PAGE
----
When experienced users say they want to learn Bash, if they don’t mean they want to learn Linux commands, then they probably mean they want to improve the way they create their commands. For example, this is an extremely rudimentary Bash script that converts a temporary file (imagine it’s a file created by a separate process) to a specific directory:

#!/usr/bin/bash cp tmp.png ~/public_html/’date +%Y%m%d’.png

That’s valid Bash. You can verify this by copying and pasting the command (the last line starting with cp) into a terminal. As long as there is a file named tmp.png and a directory named ~/public_html, the command works.

Learning Bash, however, is about understanding how a simple command like this can be improved for the sake of automation. For example, if the tmp.png file does not exist, then the script fails. If this script is a key component for, say, a blogging site that requires a new image every day so that a custom header image can be built, then the script failure could cause catastrophic errors elsewhere. A user who knows Bash could add resiliency using Bash syntax:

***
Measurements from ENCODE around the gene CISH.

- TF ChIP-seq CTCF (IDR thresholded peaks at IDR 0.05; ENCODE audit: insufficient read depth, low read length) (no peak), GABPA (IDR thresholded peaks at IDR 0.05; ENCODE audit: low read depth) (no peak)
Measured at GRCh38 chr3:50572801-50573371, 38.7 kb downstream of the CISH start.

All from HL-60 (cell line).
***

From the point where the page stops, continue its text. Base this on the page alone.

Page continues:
#!/usr/bin/bash IMG=”tmp.png” [[ -e tmp.png ]] || IMG=”generic.png” cp ~/”${IMG}” ~/public_html/’date +%Y%m%d’.png

This is just one example of the process of learning to write with Bash, but it demonstrates how learning both Linux and Bash are equally useful tasks and not completely separate.

Advantages of Bash


is as powerful as other shells, but adds convenience features such as double brackets ([[ and ]] ) in the sample code. These “Bashisms” are beloved by Bash users because they avoid the sometimes detailed and awkward syntax in other shells such as tcsh or ash. However, they are unique to Bash and are not POSIX compliant, which could cause compatibility issues on systems that do not run Bash. Moreover, Bash is free open source software, so most users can install it if they need to. The lack of support only forces an additional dependency and does not exclude anyone from using a script.

If you want to learn Bash, you can

read any number of great books on the subject


Or, you can take an online course from EdX.org and even join some free Red Hat courses


Best of all, you can also play games to learn Bash.

Good luck and happy hacking!